Yesterday was the running of the Malaysian Grand Prix and as all grand prix lately, it had it’s dramas. This was a race that had it’s start time moved from the traditional 2pm start to 5pm to satisfy the European TV viewers and that alone produced the most drama of the day.
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In Malaysia monsoon type rain and thunderstorms are very typical anytime after 5-6pm and there was plenty of concern about this throughout the weekend. It didn’t disappoint.
Friday practice was fairly uneventful, but it looked like the F1.09 was just off the pace and really didn’t look all that impressive. After practice Mario Theissen said that they completed their schedule and it was very successful. Saturday qualifying was a different story and it was Robert Kubica who managed a great 6th position on the grid.
Considering that just about everyone ahead of him were in cars with the controversial 2 step diffusers, that was about the best case scenario for him.
Nick Heidfeld on the other hand was putting up very fast sector times throughout Q1 and for the better part of Q2, but after a brief stop in the pits for new tires for a last flying lap, traffic completely ruined the lap and he was eliminated in Q2. Nick had been taking a lot of criticism for his qualifying problems in 2008 and once again the quick to talk jumped all over him. Truth is, he was as fast and at times faster than Kubica, but found himself in slower traffic on his most important lap of qualifying.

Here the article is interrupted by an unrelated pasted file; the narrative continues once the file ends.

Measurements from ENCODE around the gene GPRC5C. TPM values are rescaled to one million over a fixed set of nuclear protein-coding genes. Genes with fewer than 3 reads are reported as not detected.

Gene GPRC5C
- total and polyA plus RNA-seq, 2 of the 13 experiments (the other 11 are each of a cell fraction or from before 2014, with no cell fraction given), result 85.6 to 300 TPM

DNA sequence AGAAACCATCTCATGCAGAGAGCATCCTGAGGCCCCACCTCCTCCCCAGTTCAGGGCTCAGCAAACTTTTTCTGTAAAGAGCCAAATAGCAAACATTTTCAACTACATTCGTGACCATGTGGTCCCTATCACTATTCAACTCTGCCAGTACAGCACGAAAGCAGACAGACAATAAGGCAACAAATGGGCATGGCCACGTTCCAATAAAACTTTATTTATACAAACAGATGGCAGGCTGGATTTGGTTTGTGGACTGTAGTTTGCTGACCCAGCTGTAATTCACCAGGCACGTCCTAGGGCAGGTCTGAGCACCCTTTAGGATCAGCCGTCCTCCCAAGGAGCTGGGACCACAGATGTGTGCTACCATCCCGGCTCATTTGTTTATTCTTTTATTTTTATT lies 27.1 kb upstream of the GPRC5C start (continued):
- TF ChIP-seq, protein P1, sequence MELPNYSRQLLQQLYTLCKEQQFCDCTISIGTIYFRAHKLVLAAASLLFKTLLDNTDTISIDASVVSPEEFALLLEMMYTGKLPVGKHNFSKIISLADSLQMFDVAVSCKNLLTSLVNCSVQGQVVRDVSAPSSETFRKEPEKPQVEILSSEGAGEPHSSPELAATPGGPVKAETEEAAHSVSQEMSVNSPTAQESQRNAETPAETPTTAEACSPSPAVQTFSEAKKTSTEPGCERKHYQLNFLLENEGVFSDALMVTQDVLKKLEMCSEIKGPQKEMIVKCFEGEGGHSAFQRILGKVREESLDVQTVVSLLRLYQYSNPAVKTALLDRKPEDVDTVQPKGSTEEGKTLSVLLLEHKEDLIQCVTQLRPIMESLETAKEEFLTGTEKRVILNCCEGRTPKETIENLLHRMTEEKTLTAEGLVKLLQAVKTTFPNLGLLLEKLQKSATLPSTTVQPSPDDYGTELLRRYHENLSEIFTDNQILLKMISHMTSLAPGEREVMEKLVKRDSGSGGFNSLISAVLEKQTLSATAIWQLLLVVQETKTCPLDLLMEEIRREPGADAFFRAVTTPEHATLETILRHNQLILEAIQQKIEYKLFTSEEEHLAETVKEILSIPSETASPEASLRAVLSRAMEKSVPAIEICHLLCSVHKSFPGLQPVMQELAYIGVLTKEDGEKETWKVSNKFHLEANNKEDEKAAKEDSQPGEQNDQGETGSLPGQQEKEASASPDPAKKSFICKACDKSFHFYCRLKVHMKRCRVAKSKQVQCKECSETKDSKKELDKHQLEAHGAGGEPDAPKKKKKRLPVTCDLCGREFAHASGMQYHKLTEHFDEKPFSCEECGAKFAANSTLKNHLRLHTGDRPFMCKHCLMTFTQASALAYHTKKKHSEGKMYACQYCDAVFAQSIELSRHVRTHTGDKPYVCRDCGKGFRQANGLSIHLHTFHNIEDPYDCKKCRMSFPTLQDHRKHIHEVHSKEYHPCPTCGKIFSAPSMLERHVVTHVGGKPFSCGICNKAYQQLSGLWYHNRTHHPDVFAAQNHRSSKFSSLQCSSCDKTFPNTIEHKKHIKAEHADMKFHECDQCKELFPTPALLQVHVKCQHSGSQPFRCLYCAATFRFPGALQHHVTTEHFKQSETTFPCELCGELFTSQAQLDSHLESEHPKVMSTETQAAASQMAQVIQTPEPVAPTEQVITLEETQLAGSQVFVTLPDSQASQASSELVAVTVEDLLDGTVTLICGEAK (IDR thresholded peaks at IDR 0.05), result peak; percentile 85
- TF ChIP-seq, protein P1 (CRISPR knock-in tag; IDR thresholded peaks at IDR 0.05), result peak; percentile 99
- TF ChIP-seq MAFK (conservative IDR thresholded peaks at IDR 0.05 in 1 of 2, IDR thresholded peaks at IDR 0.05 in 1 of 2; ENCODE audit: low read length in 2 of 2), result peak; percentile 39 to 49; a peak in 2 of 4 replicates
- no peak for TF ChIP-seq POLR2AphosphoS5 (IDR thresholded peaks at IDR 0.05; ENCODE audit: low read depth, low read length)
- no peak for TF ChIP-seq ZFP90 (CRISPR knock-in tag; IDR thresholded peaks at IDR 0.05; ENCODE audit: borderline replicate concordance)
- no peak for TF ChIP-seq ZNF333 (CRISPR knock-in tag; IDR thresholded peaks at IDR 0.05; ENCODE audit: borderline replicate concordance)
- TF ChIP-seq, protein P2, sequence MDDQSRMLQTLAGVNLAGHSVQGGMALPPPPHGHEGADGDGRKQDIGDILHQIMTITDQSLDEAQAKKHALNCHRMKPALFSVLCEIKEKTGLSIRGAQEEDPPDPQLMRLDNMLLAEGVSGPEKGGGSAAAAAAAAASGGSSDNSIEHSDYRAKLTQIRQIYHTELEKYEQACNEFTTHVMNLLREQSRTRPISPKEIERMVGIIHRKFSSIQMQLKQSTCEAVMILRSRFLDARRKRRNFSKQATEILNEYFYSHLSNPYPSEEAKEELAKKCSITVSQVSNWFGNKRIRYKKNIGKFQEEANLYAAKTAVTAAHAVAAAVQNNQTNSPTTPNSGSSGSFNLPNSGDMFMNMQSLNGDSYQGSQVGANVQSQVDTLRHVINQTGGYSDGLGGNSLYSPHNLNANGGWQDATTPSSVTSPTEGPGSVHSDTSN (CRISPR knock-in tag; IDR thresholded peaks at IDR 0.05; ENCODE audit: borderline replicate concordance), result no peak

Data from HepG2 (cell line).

The race started with the serious threat of rain and the ever present late afternoon/evening black clouds, but a dry track. The parade lap was where it went all wrong for Kubica when you could hear him radio that he was hearing funny engine noises. The team elected to keep him out for the start, but when he throttled up at the start, no power and on lap 3 pulled off the track with an engine fire.
Nick Heidfeld started the race full of fuel and the heaviest car on the track due to his lower qualifying spot and the serious threat of rain. When the leaders with lighter load cars came in for fuel, Nick was able to stay out and gain positions. By his first stop rain was almost on them and he was able to use that stop for fuel and full wet tires. This may have been a mistake when the rain came only a little and not enough for full wets. Being known as a smooth driver easy on tires he was able to preserve his wets until the rain came in buckets. When it did, all of the leaders came in to switch to wets leaving him in second place. Not long after the race was red flagged and eventually called off.
This isn’t the first time Heidfeld has used great pit and tire strategy on a rainy track. Last year it was both Monza and Spa Belgium where his tactics gained him a podium finish.
It was a great podium finish for the team and we await the diffuser appeal that will be heard April 14.
Courtesy of BMWF1blog.com, the number 1 BMW Sauber and Formula 1 related blog.